The Importance Of Sociology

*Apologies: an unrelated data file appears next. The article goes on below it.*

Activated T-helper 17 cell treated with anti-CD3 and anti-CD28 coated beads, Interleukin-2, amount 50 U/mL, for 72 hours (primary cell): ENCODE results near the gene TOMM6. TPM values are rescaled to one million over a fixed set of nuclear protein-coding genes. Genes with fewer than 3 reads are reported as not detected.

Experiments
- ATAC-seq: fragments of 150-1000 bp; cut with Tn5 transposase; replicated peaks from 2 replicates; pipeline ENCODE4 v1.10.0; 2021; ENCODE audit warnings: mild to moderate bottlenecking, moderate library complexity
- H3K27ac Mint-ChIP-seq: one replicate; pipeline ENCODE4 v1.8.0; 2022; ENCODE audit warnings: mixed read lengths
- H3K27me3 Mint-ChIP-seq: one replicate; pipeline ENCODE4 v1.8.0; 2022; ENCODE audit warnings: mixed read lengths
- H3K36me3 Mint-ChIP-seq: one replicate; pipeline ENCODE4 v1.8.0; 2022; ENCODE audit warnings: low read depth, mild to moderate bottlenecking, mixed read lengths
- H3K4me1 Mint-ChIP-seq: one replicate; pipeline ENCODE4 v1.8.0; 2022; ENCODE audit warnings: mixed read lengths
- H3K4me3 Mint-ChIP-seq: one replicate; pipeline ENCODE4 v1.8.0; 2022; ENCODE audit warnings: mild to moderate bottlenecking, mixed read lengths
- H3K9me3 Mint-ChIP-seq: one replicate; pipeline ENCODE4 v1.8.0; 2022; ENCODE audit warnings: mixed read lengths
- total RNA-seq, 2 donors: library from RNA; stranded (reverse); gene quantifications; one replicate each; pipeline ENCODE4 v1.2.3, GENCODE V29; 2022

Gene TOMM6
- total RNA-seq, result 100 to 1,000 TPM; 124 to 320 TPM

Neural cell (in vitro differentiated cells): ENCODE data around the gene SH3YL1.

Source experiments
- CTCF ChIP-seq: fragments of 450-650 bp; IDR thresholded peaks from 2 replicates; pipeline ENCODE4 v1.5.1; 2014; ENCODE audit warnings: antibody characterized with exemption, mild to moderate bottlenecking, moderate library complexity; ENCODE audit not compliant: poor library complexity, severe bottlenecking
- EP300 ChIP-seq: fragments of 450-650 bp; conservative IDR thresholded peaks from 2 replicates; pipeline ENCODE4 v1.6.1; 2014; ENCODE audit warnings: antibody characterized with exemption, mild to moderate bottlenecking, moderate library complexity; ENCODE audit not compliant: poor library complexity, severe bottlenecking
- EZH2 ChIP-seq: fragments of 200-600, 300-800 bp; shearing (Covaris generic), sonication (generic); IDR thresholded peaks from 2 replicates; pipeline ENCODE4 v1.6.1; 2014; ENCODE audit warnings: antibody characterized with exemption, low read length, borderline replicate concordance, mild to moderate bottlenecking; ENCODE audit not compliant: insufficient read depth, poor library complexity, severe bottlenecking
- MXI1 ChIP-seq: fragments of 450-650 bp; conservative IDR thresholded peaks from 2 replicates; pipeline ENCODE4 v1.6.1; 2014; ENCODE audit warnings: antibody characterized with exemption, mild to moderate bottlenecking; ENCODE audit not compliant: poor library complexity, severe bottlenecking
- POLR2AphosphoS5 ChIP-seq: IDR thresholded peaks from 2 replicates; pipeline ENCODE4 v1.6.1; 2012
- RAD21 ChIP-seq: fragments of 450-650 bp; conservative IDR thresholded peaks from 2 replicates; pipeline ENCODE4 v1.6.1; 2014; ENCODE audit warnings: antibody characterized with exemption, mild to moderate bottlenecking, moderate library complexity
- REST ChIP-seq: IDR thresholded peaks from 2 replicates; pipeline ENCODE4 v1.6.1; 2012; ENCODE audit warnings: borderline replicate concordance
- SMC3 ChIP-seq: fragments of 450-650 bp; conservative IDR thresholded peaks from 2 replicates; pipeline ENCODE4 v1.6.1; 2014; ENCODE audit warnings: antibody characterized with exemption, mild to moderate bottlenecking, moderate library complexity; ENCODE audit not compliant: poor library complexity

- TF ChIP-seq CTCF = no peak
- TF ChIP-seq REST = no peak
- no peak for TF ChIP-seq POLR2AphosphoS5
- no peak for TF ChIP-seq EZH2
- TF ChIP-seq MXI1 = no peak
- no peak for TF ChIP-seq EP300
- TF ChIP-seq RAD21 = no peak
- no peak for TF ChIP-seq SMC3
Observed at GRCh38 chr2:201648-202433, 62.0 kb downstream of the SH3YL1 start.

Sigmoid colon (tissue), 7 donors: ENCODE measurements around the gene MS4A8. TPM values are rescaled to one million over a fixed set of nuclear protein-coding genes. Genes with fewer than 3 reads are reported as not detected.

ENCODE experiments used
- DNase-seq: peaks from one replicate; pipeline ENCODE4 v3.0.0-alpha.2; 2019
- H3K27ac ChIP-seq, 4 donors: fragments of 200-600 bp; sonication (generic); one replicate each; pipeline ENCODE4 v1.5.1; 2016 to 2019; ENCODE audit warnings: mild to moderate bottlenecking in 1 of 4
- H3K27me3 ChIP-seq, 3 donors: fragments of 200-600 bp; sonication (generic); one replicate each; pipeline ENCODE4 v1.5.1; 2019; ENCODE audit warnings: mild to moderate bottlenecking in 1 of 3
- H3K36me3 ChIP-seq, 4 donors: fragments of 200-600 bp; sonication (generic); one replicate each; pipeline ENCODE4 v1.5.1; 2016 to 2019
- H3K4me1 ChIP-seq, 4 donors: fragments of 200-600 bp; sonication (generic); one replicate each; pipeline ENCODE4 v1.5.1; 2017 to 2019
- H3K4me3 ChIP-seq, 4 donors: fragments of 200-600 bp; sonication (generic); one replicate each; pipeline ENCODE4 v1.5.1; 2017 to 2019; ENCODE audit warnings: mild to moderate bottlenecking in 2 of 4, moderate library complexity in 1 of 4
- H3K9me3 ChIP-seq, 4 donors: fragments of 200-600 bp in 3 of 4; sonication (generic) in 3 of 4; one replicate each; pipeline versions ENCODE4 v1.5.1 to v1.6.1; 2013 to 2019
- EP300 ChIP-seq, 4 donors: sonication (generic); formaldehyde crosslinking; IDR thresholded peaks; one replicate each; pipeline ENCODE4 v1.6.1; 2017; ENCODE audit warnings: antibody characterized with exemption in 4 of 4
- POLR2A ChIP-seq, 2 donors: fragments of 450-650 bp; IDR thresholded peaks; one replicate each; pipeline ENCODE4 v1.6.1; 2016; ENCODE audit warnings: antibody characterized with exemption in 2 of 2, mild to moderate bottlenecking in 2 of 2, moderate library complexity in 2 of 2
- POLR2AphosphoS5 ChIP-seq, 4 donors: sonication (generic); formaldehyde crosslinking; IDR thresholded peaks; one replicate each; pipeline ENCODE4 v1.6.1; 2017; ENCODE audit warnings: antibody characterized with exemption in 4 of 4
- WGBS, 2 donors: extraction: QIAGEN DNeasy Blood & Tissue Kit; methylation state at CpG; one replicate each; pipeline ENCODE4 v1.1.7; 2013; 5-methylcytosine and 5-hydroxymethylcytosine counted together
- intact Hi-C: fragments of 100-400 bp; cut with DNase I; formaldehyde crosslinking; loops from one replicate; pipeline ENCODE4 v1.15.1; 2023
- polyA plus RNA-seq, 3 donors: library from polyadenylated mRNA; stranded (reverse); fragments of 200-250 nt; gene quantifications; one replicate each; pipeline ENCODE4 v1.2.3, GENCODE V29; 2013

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Oxford English Dictionaries defines common sense as, “Good sense and sound judgement in practical matters” (2018). However, according to the definition provided in the course study guide, common sense is merely “a type of knowledge that emerges in our social networks” (Sosteric 2015). Dr. Sosteric further explains that common sense is “our generally accepted opinions about things—what we ‘know’ to be true” and “our taken-for-granted ideas about the world” (2015). When considering common sense within the context of this sociological definition, we can understand it as an extension of ideology. This connection is possible because common sense explanations are often biased, uncontested, and circumscribe the possibility of query, objection, or change. While composing my answers for the previous assignment in pre-consideration, I made a genuine effort to embrace my sociological imagination and consider the social, political, and economic factors surrounding each problem prior to formulating a response. For chapter seven, I chose to answer the question that asks students to detail the ways in which prostitution and pornography are linked to sexism, racism, homophobia, and class-based inequality. I attempted to answer this question thoroughly, drawing on pre-acquired knowledge from other sociology courses and previous chapters within the textbook. My thought process when responding to this question involved exploring issues regarding the obvious power differentials surrounding
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